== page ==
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Epidemiology poster session 1: STI trends: Syphilis
P1-S1.47 Measuring and prioritising congenital syphilis control in Guangdong China - a Markov model to inform policy implementation
  1. J Tucker1,
  2. N Tan2,
  3. C Rydzak3,
  4. L G Yang4,
  5. R Peeling5,
  6. X S Chen6
  1. 1Harvard Medical School, USA
  2. 2Harvard Institute for Global Health, Cambridge, USA
  3. 3Beth Israel Deaconess Medical Center, USA
  4. 4Guangdong Provincial STI Control Center, China
  5. 5London School of Hygiene and Tropical Medicine, UK
  6. 6National STD Control Center, China


Background Syphilis is a major public health problem in many regions of China, with increases in congenital syphilis (CS) cases causing particular concern. Precisely determining the extent of CS burden has been challenging given incomplete prenatal screening coverage and limited CS diagnostic capacity. As a result, both net under and over-reporting are plausible. In addition, there are a range of policies that could be expanded as part of the new National Syphilis Control Plan. This paper uses a Markov model to estimate the number of CS cases and other adverse outcomes and prioritise control measures in Guangdong Province, China.

Methods We developed a Markov model that incorporated age-stratified fertility rates, female adult syphilis reported cases, and empirical syphilis transmission rates to estimate the number of adverse pregnancy outcomes associated with prenatal syphilis infection on a yearly basis from 2005 to 2009. Guangdong Province was the focus of this analysis given access to high quality demographic and public health data required for model inputs. Adverse outcomes examined included CS, stillbirth, neonatal death, and low birth weight. Sensitivity analyses were performed to identify variables most influential for achieving WHO and Chinese program benchmarks.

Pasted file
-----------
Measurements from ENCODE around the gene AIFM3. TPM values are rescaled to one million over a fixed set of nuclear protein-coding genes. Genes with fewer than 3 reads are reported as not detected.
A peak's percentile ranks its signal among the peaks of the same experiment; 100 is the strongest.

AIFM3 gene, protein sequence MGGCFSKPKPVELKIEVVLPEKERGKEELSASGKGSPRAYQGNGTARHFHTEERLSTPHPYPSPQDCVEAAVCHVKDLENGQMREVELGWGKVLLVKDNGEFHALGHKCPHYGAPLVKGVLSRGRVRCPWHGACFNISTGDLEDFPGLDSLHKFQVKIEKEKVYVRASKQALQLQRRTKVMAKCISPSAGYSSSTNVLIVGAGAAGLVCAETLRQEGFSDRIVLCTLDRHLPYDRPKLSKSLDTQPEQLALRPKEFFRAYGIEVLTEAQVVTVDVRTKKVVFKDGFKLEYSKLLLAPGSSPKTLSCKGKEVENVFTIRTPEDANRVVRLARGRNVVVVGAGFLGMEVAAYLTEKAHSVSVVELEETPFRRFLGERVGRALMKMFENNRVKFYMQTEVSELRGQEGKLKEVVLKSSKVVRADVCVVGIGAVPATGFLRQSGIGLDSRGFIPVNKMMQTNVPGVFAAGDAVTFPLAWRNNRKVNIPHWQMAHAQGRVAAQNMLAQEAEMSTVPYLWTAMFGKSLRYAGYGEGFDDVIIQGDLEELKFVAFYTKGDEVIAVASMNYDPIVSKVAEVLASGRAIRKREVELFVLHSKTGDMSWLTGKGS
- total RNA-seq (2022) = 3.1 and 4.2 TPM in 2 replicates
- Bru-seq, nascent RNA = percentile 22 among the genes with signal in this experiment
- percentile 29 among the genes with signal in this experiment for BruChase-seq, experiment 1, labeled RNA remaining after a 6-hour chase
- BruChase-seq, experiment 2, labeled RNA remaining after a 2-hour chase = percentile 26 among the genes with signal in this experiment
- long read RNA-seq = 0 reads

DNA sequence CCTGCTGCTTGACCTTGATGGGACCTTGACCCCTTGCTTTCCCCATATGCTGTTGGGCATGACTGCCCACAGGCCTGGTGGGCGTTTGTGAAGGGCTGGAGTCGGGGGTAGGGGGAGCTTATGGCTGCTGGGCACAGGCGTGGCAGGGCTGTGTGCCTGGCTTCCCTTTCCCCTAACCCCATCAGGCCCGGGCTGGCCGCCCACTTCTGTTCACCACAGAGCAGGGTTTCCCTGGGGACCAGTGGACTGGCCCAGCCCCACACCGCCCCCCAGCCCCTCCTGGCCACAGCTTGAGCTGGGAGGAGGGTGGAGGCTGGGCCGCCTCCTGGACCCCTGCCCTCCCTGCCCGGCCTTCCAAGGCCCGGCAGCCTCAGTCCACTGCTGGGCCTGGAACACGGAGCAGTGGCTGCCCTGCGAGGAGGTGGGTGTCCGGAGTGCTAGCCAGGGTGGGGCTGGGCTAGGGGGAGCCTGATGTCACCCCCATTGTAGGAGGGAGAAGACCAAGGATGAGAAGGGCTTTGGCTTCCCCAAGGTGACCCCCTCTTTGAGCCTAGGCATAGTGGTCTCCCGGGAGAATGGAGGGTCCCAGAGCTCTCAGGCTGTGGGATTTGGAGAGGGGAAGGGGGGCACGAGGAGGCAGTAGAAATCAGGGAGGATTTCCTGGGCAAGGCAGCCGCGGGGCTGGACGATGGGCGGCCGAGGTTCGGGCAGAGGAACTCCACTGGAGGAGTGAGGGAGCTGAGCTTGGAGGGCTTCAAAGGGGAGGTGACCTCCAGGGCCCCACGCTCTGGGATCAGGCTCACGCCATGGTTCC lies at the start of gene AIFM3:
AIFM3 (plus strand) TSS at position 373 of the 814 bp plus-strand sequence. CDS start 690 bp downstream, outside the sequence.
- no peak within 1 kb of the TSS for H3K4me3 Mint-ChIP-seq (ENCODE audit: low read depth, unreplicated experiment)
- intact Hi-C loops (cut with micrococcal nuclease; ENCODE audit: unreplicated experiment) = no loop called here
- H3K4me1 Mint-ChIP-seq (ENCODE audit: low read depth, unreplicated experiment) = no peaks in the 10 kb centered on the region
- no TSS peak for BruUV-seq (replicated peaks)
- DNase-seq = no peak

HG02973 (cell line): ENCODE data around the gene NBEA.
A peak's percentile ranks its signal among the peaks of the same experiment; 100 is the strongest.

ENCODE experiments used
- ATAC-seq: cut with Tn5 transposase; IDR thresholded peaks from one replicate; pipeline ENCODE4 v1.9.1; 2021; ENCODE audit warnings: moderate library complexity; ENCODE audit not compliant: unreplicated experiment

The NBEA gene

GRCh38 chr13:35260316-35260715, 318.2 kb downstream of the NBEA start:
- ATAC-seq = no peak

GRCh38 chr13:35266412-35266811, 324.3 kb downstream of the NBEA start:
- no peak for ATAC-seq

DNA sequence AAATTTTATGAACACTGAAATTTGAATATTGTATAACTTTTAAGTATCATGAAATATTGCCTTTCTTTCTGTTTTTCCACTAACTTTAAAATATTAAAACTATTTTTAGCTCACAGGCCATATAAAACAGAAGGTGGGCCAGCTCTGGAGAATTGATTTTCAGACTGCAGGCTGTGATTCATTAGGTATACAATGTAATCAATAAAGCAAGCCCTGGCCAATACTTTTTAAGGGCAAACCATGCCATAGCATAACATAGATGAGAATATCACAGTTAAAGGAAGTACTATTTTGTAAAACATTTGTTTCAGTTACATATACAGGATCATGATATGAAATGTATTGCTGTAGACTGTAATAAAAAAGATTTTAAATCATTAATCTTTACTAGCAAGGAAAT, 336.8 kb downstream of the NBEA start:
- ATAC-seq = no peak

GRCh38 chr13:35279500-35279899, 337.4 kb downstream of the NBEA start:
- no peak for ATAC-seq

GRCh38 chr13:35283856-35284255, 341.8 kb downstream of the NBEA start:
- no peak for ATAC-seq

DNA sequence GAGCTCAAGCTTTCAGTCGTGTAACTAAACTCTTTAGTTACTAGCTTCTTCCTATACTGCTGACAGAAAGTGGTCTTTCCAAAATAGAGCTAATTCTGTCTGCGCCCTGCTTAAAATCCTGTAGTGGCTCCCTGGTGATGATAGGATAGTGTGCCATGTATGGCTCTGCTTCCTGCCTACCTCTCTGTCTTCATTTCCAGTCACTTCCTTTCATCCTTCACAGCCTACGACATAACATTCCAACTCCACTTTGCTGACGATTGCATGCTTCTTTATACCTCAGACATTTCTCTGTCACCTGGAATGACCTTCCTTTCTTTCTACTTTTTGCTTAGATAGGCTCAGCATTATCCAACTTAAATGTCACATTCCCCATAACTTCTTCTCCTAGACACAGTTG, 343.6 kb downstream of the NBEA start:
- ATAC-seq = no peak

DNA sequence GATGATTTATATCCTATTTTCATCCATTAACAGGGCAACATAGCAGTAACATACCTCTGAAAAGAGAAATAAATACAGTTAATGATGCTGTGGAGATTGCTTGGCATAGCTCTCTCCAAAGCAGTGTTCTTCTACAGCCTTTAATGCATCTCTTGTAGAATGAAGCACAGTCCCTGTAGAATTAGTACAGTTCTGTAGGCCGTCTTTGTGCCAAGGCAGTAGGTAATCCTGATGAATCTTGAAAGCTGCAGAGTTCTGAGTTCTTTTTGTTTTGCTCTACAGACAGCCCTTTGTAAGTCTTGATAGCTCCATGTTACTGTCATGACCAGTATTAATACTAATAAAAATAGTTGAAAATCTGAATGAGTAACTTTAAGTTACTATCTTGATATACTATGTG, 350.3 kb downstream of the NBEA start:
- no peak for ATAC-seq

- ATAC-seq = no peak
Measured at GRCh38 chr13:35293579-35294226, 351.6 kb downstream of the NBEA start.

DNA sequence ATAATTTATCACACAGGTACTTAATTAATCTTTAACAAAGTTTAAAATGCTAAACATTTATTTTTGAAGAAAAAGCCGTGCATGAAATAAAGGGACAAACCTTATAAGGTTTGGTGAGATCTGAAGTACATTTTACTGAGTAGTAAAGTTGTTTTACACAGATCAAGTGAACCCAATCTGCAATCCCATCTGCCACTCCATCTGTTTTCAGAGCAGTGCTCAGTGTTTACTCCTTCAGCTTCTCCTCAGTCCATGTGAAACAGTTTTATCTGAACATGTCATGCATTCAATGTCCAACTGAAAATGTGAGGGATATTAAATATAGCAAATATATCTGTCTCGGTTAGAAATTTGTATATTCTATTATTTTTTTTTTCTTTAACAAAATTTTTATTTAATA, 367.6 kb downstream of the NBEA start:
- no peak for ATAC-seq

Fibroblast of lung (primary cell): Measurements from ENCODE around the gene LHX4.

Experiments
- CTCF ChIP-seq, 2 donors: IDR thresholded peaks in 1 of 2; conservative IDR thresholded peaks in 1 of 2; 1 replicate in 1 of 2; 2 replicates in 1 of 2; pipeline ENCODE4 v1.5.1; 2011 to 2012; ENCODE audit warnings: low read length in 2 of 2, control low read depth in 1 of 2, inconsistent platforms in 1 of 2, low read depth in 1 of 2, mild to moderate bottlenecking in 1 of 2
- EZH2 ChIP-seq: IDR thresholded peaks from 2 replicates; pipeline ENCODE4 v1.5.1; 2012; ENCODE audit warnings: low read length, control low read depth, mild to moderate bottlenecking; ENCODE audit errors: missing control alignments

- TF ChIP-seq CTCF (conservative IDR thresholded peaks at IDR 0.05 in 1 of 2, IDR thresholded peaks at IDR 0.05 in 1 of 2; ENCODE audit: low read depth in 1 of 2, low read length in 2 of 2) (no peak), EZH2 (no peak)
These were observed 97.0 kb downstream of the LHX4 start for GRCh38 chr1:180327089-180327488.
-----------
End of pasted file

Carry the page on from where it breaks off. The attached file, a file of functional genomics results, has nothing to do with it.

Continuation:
Results Our model estimates 264 CS cases per 100 000 live births in Guangdong during 2009, substantially greater than the 129 reported CS cases per 100 000 live births. This is consistent with a net 49% under-reporting of CS cases in 2009. Higher syphilis prevalence among women in their peak childbearing years (20–30 years old) is closely related to greater numbers of CS cases see Abstract P1-S1.47 Figure 1. Expanding prenatal screening coverage was the single most important mechanism for preventing CS cases; increasing prenatal screening from 50% to 100% coverage would be associated with 98 CS cases averted per 100 000 live births. Alternatively, a comprehensive syphilis control strategy including 100% prenatal screening, 100% treatment completion, and 100% early screening in pregnancy would be associated with 212 CS cases averted per 100 000 live births.

Abstract P1-S1.47 Figure 1

Predicted and reported CS cases in Guangdong Province, China, from 2005 to 2009.

Conclusions Our analysis illustrates the limitations of relying on CS reported cases alone to accurately track adverse pregnancy outcomes associated with syphilis infection in pregnant women. A comprehensive syphilis control strategy targeting universal prenatal screening coverage, treatment completion, and early screening in pregnancy is essential for successful achievement of overall WHO and Chinese CS objectives.

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